Tim Hopwood



I remember taking a photograph in 1989 of a guy called Norman. He lived about ten miles out of Grahamstown, in some kind of rehab-type place for poor whites. A friend had met him at a bar one night. He had his hand all wrapped up in a filthy old bandage. He walked into town to have a beer and try to meet a girl. I went with my friend to visit him a few days later, and photographed him. But I really didn’t like how it made me feel afterwards... 1997
...I felt I had seen him as some type of social specimen, and by photographing him, it was as if I had tried to preserve him in a jar of formaldehyde. You don’t have to have read Susan Sontag to realise that photography can be a form of exploitation. All you have to do is be a half-decent human being. (Having said that, however, it does seem to me odd that the art industry makes such a big fuss about photographers exploiting people, but none of us raise so much as a squeek about exploitation by the captains of industry. Quite the contrary, sometimes we can all be seen sucking the dicks of said captains, as was the case with Brett Kebble. Yes, we occupy a lovely moral high ground, don’t we?) Anyway, I never did that again, and when my lecturers suggested I start photographing people, I focused only on other artists, musicians and writers: people who I felt were not disempowered in any way in the unspoken contract that exists between the photographer and the subject. So this body of work is of creative people: friends and others who have passed through my life at some stage or another and whose work I admired. There was thus always a situation of mutual trust and respect. They’re done in a way that is very out of step with the New Blandness. They’re done in a way that I believe speaks of some aspect or another of that person’s creative output, and they’re done (like all my work, I guess) in a way that pleases me rather than a few Important People in the art industry. Most were taken in moments of intense or heightened emotion, like just after they had come off stage, if they were actors or musicians.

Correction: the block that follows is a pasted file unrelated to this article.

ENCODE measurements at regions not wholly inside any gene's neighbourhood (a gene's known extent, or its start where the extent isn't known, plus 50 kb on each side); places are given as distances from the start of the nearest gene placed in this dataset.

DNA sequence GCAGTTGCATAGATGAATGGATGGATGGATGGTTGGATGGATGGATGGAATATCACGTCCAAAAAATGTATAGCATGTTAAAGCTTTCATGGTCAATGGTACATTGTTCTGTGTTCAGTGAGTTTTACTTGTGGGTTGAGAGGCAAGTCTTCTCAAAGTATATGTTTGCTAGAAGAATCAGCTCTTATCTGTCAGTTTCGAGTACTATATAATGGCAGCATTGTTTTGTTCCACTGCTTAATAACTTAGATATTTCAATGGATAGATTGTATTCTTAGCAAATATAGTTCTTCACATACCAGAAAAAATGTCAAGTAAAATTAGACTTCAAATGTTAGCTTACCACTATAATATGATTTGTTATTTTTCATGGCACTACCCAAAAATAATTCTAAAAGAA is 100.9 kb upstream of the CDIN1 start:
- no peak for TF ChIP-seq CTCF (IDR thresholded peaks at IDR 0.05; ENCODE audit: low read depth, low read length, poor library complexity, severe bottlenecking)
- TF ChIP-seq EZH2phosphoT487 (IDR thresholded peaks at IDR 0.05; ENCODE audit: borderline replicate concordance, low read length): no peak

Tim Hopwood is represented by the PH Centre, Cape Town.

To order prints, contact Simone Tredoux: 021 461 3904, simone@phcentre.co.za, www.phcentre.co.za